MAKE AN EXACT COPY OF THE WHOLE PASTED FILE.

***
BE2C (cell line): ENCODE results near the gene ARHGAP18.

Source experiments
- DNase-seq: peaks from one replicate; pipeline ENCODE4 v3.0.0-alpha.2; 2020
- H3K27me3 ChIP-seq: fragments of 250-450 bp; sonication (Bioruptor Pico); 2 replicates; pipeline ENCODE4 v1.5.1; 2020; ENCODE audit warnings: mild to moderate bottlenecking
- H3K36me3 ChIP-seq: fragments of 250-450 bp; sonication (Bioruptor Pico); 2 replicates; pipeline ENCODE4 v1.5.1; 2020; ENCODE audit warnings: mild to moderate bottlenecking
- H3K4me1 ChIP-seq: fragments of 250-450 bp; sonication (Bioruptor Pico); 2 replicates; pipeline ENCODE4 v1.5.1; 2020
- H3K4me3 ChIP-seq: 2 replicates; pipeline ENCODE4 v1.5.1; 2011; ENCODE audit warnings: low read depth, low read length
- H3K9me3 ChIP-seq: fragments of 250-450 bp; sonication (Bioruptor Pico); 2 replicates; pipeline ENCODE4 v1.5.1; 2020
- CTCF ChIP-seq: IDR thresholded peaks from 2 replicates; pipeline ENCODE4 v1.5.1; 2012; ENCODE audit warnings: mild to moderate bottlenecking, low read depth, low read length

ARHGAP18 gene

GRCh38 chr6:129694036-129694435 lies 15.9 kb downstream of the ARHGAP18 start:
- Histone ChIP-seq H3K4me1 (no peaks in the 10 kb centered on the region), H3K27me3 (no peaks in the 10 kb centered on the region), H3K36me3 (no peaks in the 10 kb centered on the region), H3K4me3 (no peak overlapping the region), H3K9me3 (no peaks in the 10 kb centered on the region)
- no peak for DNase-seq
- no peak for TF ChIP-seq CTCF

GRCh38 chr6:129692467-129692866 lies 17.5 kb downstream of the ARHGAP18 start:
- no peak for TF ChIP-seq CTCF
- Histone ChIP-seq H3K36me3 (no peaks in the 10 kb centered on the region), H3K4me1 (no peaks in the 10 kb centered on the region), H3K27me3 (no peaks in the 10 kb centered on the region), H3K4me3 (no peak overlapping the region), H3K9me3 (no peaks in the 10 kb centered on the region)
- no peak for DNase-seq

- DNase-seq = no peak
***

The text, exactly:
BE2C (cell line): ENCODE results near the gene ARHGAP18.

Source experiments
- DNase-seq: peaks from one replicate; pipeline ENCODE4 v3.0.0-alpha.2; 2020
- H3K27me3 ChIP-seq: fragments of 250-450 bp; sonication (Bioruptor Pico); 2 replicates; pipeline ENCODE4 v1.5.1; 2020; ENCODE audit warnings: mild to moderate bottlenecking
- H3K36me3 ChIP-seq: fragments of 250-450 bp; sonication (Bioruptor Pico); 2 replicates; pipeline ENCODE4 v1.5.1; 2020; ENCODE audit warnings: mild to moderate bottlenecking
- H3K4me1 ChIP-seq: fragments of 250-450 bp; sonication (Bioruptor Pico); 2 replicates; pipeline ENCODE4 v1.5.1; 2020
- H3K4me3 ChIP-seq: 2 replicates; pipeline ENCODE4 v1.5.1; 2011; ENCODE audit warnings: low read depth, low read length
- H3K9me3 ChIP-seq: fragments of 250-450 bp; sonication (Bioruptor Pico); 2 replicates; pipeline ENCODE4 v1.5.1; 2020
- CTCF ChIP-seq: IDR thresholded peaks from 2 replicates; pipeline ENCODE4 v1.5.1; 2012; ENCODE audit warnings: mild to moderate bottlenecking, low read depth, low read length

ARHGAP18 gene

GRCh38 chr6:129694036-129694435 lies 15.9 kb downstream of the ARHGAP18 start:
- Histone ChIP-seq H3K4me1 (no peaks in the 10 kb centered on the region), H3K27me3 (no peaks in the 10 kb centered on the region), H3K36me3 (no peaks in the 10 kb centered on the region), H3K4me3 (no peak overlapping the region), H3K9me3 (no peaks in the 10 kb centered on the region)
- no peak for DNase-seq
- no peak for TF ChIP-seq CTCF

GRCh38 chr6:129692467-129692866 lies 17.5 kb downstream of the ARHGAP18 start:
- no peak for TF ChIP-seq CTCF
- Histone ChIP-seq H3K36me3 (no peaks in the 10 kb centered on the region), H3K4me1 (no peaks in the 10 kb centered on the region), H3K27me3 (no peaks in the 10 kb centered on the region), H3K4me3 (no peak overlapping the region), H3K9me3 (no peaks in the 10 kb centered on the region)
- no peak for DNase-seq

- DNase-seq = no peak